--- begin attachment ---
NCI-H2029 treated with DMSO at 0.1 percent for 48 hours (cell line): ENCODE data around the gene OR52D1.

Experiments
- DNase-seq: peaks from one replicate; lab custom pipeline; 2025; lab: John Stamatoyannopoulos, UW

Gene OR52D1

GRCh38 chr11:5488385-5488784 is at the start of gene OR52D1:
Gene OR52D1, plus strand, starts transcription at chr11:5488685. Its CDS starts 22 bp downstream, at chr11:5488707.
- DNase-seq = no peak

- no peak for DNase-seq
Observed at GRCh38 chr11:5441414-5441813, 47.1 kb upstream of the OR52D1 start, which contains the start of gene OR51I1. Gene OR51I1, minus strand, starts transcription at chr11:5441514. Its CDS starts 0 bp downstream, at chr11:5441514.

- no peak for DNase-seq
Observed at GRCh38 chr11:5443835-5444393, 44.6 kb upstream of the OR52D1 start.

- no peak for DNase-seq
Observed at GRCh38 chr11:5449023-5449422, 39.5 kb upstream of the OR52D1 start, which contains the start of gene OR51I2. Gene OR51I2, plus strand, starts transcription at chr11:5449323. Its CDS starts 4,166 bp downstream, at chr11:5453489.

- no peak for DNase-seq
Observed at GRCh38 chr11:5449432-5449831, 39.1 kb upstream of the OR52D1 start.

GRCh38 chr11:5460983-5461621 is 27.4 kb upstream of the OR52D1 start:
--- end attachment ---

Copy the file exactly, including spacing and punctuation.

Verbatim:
NCI-H2029 treated with DMSO at 0.1 percent for 48 hours (cell line): ENCODE data around the gene OR52D1.

Experiments
- DNase-seq: peaks from one replicate; lab custom pipeline; 2025; lab: John Stamatoyannopoulos, UW

Gene OR52D1

GRCh38 chr11:5488385-5488784 is at the start of gene OR52D1:
Gene OR52D1, plus strand, starts transcription at chr11:5488685. Its CDS starts 22 bp downstream, at chr11:5488707.
- DNase-seq = no peak

- no peak for DNase-seq
Observed at GRCh38 chr11:5441414-5441813, 47.1 kb upstream of the OR52D1 start, which contains the start of gene OR51I1. Gene OR51I1, minus strand, starts transcription at chr11:5441514. Its CDS starts 0 bp downstream, at chr11:5441514.

- no peak for DNase-seq
Observed at GRCh38 chr11:5443835-5444393, 44.6 kb upstream of the OR52D1 start.

- no peak for DNase-seq
Observed at GRCh38 chr11:5449023-5449422, 39.5 kb upstream of the OR52D1 start, which contains the start of gene OR51I2. Gene OR51I2, plus strand, starts transcription at chr11:5449323. Its CDS starts 4,166 bp downstream, at chr11:5453489.

- no peak for DNase-seq
Observed at GRCh38 chr11:5449432-5449831, 39.1 kb upstream of the OR52D1 start.

GRCh38 chr11:5460983-5461621 is 27.4 kb upstream of the OR52D1 start: